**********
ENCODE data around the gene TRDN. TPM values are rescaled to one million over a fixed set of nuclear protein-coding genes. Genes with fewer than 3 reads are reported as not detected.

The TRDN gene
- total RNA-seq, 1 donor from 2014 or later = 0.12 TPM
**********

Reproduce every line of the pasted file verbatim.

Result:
ENCODE data around the gene TRDN. TPM values are rescaled to one million over a fixed set of nuclear protein-coding genes. Genes with fewer than 3 reads are reported as not detected.

The TRDN gene
- total RNA-seq, 1 donor from 2014 or later = 0.12 TPM